Brown: It Is Time to Invest in Workers and Main Street
WASHINGTON, D.C. — U.S. Sen. Sherrod Brown (D-OH) –Chairman of the U.S. Senate Committee on Banking, Housing, and Urban Affairs – delivered the following opening statement at today’s hearing entitled “The Coronavirus Crisis: Next Steps for Rebuilding Main Street.”
Sen. Brown’s remarks, as prepared for delivery, follow:
One of the most important things we can do on this committee is give a voice to all the people who haven’t had enough of one in their government.
Last week we began by hearing from Ohioans and witnesses from around the country who don’t have corporate lobbyists, but who understand their communities, and who know the challenges regular people are facing right now.
Today we will continue that work, hearing from small business owners and small lenders from Columbus and Baltimore and Pennsylvania. Just like American workers, these are businesses that are often left behind or steamrolled over by the largest corporations and the biggest banks, and their allies in Washington.
That Wall Street system too often excludes small and minority-owned businesses, and only measures success by the stock market.
But the Dow doesn’t tell us much about how a restaurant in Columbus or an early learning center in Baltimore and their workers and their customers are doing.
These entrepreneurs are an important measure of the real state of our economy.
Small businesses create jobs and economic growth in our communities – in the heartland, in Black and brown communities, places that often don’t get a lot of outside investment.
The stakeholders in these businesses aren’t nameless, faceless shareholders – they’re our neighbors, family members, the people you see at school and at the grocery store and at church.
And we will not have a strong recovery unless we reach these businesses, and the lenders and organizations that support them.
These businesses know how important it is to have local lenders and institutions that understand small business needs and serve their communities. It’s the community development financial institutions (CDFIs) and minority depository institutions (MDIs) that help them fight to save their businesses when the big banks turn them away, or were never an option in the first place.
People in Ohio and across the country remember how after the last economic crisis in 2008 and 2009, the biggest corporations recovered, while large swaths of the country were left behind.
Many of these same communities have watched for decades as factories closed, investment dried up, and storefronts were boarded over.
They’re also often places that have never had the investment they should – because of discrimination, because of redlining, because of decades of policy that funneled resources and jobs away from entire neighborhoods and towns.
In all these places, so many Americans know what it’s like to wake up one day, and realize the only jobs to be had are at a big-box chain for rock-bottom wages, with no health care, no paid sick days, and no power over your schedule.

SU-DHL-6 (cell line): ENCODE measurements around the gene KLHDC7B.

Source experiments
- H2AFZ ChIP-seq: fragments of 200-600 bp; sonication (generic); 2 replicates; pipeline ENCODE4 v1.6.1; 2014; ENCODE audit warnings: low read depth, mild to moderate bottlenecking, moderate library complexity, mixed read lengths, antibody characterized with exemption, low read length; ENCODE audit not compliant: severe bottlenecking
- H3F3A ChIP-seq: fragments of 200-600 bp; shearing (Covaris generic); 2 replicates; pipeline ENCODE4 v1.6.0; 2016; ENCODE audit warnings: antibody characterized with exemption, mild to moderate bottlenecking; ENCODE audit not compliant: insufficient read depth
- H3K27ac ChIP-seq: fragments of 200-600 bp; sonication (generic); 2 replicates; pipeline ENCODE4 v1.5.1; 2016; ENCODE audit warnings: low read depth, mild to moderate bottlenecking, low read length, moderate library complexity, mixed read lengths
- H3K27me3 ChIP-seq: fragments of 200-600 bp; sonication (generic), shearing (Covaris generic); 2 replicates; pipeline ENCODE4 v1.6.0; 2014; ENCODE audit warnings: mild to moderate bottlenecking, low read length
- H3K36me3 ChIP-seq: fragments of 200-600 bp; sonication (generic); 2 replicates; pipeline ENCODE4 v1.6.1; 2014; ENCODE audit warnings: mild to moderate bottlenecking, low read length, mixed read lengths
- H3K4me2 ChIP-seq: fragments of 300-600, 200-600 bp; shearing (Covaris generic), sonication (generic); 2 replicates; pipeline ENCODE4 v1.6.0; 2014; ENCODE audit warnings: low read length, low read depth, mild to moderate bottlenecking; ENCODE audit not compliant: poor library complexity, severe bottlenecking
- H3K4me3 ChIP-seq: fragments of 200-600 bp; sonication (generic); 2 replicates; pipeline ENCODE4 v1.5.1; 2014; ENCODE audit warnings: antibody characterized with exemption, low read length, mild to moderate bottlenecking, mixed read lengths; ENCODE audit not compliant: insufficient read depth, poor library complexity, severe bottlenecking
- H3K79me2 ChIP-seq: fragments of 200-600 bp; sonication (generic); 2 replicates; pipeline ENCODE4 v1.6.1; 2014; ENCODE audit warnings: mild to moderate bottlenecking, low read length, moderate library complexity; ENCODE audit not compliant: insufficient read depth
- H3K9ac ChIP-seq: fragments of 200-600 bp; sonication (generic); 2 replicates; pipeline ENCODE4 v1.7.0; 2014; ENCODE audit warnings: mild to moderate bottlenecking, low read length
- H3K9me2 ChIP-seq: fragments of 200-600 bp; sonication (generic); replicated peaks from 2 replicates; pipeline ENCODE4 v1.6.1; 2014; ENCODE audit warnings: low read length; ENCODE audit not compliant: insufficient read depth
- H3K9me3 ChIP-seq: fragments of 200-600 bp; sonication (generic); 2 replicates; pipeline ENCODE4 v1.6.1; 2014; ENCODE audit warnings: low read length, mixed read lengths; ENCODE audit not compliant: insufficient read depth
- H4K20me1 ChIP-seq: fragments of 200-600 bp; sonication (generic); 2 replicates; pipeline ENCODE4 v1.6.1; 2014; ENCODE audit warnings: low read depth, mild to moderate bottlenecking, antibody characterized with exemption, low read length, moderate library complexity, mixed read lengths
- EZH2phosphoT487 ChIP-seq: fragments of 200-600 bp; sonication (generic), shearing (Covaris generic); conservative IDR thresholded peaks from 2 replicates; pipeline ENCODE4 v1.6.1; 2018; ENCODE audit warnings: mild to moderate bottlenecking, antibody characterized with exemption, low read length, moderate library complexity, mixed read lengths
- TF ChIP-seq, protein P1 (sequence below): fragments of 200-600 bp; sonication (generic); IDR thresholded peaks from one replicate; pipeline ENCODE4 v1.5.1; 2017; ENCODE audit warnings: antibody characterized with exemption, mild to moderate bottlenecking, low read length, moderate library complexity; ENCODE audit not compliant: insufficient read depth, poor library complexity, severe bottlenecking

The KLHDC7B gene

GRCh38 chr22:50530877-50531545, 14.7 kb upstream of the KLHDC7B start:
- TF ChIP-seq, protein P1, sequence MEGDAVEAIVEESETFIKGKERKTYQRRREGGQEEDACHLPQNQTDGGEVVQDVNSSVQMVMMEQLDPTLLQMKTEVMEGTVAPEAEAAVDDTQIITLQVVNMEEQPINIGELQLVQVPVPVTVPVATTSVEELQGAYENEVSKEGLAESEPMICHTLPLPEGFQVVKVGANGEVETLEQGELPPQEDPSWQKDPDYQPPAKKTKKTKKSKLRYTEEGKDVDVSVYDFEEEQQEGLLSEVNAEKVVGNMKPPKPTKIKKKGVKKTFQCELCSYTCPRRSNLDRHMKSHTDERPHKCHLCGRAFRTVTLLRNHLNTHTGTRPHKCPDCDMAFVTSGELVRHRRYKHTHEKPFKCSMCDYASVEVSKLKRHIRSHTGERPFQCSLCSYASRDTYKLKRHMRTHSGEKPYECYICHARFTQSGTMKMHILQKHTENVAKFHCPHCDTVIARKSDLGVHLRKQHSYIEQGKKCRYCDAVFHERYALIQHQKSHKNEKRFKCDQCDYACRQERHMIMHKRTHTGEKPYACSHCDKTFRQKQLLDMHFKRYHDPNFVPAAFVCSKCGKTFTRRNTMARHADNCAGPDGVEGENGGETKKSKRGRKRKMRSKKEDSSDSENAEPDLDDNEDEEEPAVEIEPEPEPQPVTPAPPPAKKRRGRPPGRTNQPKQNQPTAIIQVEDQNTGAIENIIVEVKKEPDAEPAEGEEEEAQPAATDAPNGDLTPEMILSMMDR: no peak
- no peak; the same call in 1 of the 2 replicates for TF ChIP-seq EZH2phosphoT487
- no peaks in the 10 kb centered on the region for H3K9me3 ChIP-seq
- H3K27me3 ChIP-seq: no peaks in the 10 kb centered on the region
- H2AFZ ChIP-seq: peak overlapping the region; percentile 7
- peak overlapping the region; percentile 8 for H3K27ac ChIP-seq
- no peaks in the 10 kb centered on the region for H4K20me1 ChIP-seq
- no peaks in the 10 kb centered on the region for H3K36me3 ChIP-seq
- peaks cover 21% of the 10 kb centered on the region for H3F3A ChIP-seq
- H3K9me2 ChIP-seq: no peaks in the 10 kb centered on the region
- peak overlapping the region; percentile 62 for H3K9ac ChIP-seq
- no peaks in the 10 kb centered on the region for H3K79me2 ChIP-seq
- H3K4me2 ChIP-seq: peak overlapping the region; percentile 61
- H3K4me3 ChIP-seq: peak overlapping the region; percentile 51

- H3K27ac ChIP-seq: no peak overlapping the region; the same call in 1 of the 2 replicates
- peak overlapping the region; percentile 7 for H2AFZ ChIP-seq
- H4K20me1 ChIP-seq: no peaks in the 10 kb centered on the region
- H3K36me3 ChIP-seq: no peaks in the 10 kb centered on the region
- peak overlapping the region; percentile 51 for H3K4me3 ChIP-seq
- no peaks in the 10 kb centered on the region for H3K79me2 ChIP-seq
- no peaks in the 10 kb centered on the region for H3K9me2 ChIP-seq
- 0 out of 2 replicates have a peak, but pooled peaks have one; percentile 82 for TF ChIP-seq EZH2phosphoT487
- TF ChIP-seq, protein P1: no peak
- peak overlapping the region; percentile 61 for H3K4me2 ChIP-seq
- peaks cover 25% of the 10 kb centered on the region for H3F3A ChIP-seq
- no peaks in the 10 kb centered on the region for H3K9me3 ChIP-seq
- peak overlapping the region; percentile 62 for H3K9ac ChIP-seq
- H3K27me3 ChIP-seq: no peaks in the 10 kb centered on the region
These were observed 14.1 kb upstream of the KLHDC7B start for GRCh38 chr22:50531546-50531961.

We cannot allow that to be our future.
We need to invest everywhere: in the places that have seen investment dry up, and in places that were overlooked, discriminated against, or outright preyed upon to begin with.
If we allow another Wall Street-first recovery – where the big guys get taken care of, while small businesses fight over the scraps – we will end up with more hollowed-out towns and neighborhoods, and more workers trapped in a broken corporate business model.
President Biden understands that. And his rescue plan will get help to these businesses and the communities they support around the country.
The number one thing we must do to support all small businesses is to get every American vaccinated, as quickly as possible.
That’s how we protect workers, and it’s how we ensure customers feel safe going shopping and going to restaurants and going to the movies and concerts and barber shops again.
Our rescue plan will fund the massive mobilization we need to make that happen. And it will get more financial support to these small and minority-owned businesses, and the community lenders that support them.
In addition to continuing to fund and improve the PPP and EIDL programs, we’re going to restart a successful Treasury program that will get more small businesses access to capital. And we will make sure mission-based lenders like CDFIs and MDIs have what they need to serve their communities.
Our work, though, cannot end with this emergency bill.
We need to invest in these entrepreneurs and their communities for the long term. We need to rethink our economy, and how we value the people and places it’s made up of.
When we put communities, not corporations, at the center of our policy, we’ll get more businesses that actually value their workers, and measure success the same way families do – not in quarterly earnings reports. We’ll get more entrepreneurs building something for the long-term, something with roots in our communities.
People are proud of where they come from. And they want to see the Main Streets they love thriving again.
Our witnesses today know that. They know the vibrancy and the dynamism and the diversity of working-class towns and neighborhoods all over this country.
We need get to work to invest in them, and ensure that those places, America’s Main Streets – not Wall Street – are at the center of our recovery, and are the building blocks of a better economy.
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